What is the significance of this? Most cruise lines maintain a basic superstructure pattern for only a few years, and then they move on to something completely new. But Carnival has been using the Destiny design since 1996. And it isn't because it could not be improved upon! At the bottom are two decks of staterooms, which are too low for balconies, so they have an abundance of the less desirable inside and oceanview cabins.
On Deck three is the design "flaw" which even after 12 years Carnival has yet to change. The deck has the bottom floor main entrance for both dining rooms. While the forward one is easily accessible from the atrium, the more elegant aft dining room with its commanding 270-degree window views has its main entrance at the bottom of a stairwell.
This entire dining room is so hidden from public view that most passengers get lost on their way to dinner every night. Before the dining room opens, the queue snakes up the stairs to an equally small space on the deck above. The problem is that the galley (kitchen), off-limits to passengers, sits right between the two restaurants with no way around it. One must walk down a deck or take the elevator one deck higher (a constant nuisance to other passengers) and walk down again.
This dining room situation has existed since Destiny debuted in 1996, and will still exist in 2009 with the Carnival Dream, even though Carnival came up with the perfect fix for this problem with the introduction of its own Spirit class in 2001.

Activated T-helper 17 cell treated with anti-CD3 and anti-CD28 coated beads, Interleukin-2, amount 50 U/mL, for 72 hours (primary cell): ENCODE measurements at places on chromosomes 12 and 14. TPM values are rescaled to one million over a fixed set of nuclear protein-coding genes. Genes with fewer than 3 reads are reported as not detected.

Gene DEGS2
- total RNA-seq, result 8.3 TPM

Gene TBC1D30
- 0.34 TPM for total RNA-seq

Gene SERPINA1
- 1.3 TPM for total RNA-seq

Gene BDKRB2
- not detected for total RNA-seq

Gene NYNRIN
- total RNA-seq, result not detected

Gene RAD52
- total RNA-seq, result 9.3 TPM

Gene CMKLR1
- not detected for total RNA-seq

The Spirit class basic floorplan ingeniously puts the galley on the lowest deck -- so no one ever has to go around it. All the public rooms are on decks two and three. Not only does the public get unimpeded access to the entire expanse of public rooms on these two decks, including the main entrances to both dining rooms, but also 90% of the staterooms are above the public room decks which means the vast majority of them have verandahs.
This brings up an important point. Carnival solved several basic challenges in ship design way back in 2000. They realized that public rooms that do not need opening windows; like the main theater, disco, casino and the galley, could go on the bottom decks. You then have far more decks for balcony cabins and you get unimpeded access to public rooms from bow to stern.
This basic design is the norm for most ships since 2000, including all of the Vista-class ships of Holland America and the beautiful Queen Victoria. Queen Victoria and Queen Mary 2 both have exquisite solutions to the problem of orphaned entrances to public rooms. They build long and narrow hallways around some of the larger rooms so one can bypass them without going up or down a deck. It should be noted that both Holland America and Cunard are owned by parent company Carnival Corp. They are sister companies to Carnival Cruise Lines, which means Carnival Cruise Line knows the answer, but they don't want to change their design.
Why not? Carnival is the most financially successful cruise line in the world, swallowing up most of their former competition. It appears they have a simple philosophy, don't make a design change that doesn't make the ship more profitable. Carnival has gone almost 20 years with three basic ship designs. They differentiate their ships by the furniture, drapes, artwork and color schemes, but in terms of super-structure they are nearly cookie-cutter. There must be a great deal of economy of scale, fiscally speaking, in that approach.
Continue Article >> Royal Caribbean Ship Designs (Part 3)